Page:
Bernard Jenkin MP is Chair of the Liaison Committee, and MP for Harwich and North Essex.

Government’s roadmap is a detailed 68-page document – but little of the news reporting has covered much beyond the hopes for loosening restrictions and the encouraging data on vaccine efficacy.

But tucked away from page 47 onwards, the paper heralds a real challenge: keeping the virus under control relying substantially on the less accurate lateral flow tests, leading, in the long-term, to “Living with the Virus”. It’s certainly not Zero Covid, but it’s not quite what the CRG asked for. It’s… well… the 22nd of February roadmap. It is worth interrogating the assumptions behind this compromise strategy.

NHS Test and Trace has quietly come on leaps and bounds. Accurate polymerase chain reaction (PCR) tests are turned around quickly; more contacts are reached. The national call centres now support the local public health teams. Only the latter can focus on local outbreaks in complex settings – such as around a place of worship, a care home or factory – using boots on the ground.

Such contact tracing has worked wonders in South Korea, Japan and Taiwan. Sudden local outbreaks in infection have been brought under control without the need for lockdowns, but they depend upon much lower general prevalence than the government is seeking to achieve here.

Last year, the benchmark for loosening restrictions, in Germany, was set 35-50 per 100,000 and that was before B117. This is broadly what the zero Covid advocates want. Will the UK be anywhere near that on 8th March, when the schools go back? The answer is no

The roadmap contains welcome developments. The funding made available for local authorities to make discretionary support payments will be increased to £20 million per month. The Test and Trace Support Payment scheme is now being extended to cover parents who are unable to work because they are caring for a child who is self-isolating. But it does not go as far as the £500 payment for all those self-isolating floated by Ministers a couple of weeks agom or the £75 a day compensation for other civic duties such as jury service.

The main thrust of the government strategy relies on mass Lateral Flow Tests (LFTs), not contact tracing. The logic is simple. They are cheap and give a result in 30 minutes. Asymptomatic cases are now thought to be a significant driver of transmission, but it is not necessary to reduce prevalence levels seen in East Asia, because everyone here at risk of infection will now get a regular test.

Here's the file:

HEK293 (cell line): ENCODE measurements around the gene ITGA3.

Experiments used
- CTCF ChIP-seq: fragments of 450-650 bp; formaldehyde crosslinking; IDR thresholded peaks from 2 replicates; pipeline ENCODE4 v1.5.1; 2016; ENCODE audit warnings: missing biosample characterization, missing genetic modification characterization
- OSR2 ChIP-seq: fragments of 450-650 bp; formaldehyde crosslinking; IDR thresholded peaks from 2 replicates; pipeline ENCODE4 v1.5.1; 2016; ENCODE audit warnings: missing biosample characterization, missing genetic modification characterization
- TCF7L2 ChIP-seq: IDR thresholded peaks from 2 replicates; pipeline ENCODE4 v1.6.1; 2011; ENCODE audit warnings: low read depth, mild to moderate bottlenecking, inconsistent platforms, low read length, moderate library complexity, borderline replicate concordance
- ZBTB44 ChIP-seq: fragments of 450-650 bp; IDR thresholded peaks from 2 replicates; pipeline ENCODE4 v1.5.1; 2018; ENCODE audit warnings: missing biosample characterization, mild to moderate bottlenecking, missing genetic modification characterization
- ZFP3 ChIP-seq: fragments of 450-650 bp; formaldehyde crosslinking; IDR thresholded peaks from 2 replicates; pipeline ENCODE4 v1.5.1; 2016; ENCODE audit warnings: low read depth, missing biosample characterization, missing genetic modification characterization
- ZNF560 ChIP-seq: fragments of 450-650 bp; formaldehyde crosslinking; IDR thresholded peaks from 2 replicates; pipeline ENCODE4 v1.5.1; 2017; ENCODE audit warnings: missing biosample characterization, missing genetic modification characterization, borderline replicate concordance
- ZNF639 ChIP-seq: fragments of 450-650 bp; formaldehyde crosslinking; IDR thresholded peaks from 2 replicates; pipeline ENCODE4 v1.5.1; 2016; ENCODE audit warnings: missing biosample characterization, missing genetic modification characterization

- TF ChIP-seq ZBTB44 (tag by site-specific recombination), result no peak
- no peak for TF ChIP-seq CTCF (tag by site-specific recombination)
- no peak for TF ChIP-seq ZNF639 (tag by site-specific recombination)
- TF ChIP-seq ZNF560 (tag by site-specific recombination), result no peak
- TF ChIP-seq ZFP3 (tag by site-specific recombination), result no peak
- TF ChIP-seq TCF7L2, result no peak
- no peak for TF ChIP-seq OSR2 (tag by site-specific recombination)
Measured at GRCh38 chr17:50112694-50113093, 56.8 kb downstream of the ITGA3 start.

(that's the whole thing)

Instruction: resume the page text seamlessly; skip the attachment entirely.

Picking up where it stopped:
The trial data in support of the tests is patchy. There have been several pilots, but too few of the results have been published. The Birmingham University pilot looked terrible. The use of LFTs at Jaguar Land Rover in Halewood did not prevent an outbreak. What has been learned from these pilots?

The usefulness of LFTs has been challenged by Mike Gill and Jon Deeks. The government data shows 0.4 per cent of LFTs gives false positives (the current rate of positive results in all LFT tests, suggesting a high false positive rate). Around 30 per cent of true positives result in a negative result. As prevalence drops, the false positives begin to outnumber the real ones. But, it is argued that LFTs are still better than no test, if a positive test is checked by a confirmatory PCR test, or even if with just another LFT.

However, when LFTs are given to those with low viral loads, the test might produce more false negatives. Getting a negative test may result in a negative behavioural impact, because a negative test encourages an individual to socialise more freely, however clear the messaging. School children, in particular, who want to see their friends, might spoil the test by completing an imperfect swab.

When more pupils and students return to face-to-face education in schools and colleges on 8th March, the Government will introduce twice weekly testing of secondary school and college pupils, starting with testing on site in the first two weeks and then home testing. This could prove very useful. It may be better than no testing, but it must be admitted that there is yet little data to support it in practice.

The Government should publish the full data for the LFT pilots. Public Health England have been sitting on them for months. PHE should be exploring the behavioural response of getting a false negative, and the likelihood of different categories of people, such as school pupils, wanting to spoil the test. This should inform a new testing document. Government should issue detailed instructions on when to use PCRs or LFTs. It must be ready to adapt the strategy in the light of events and experience.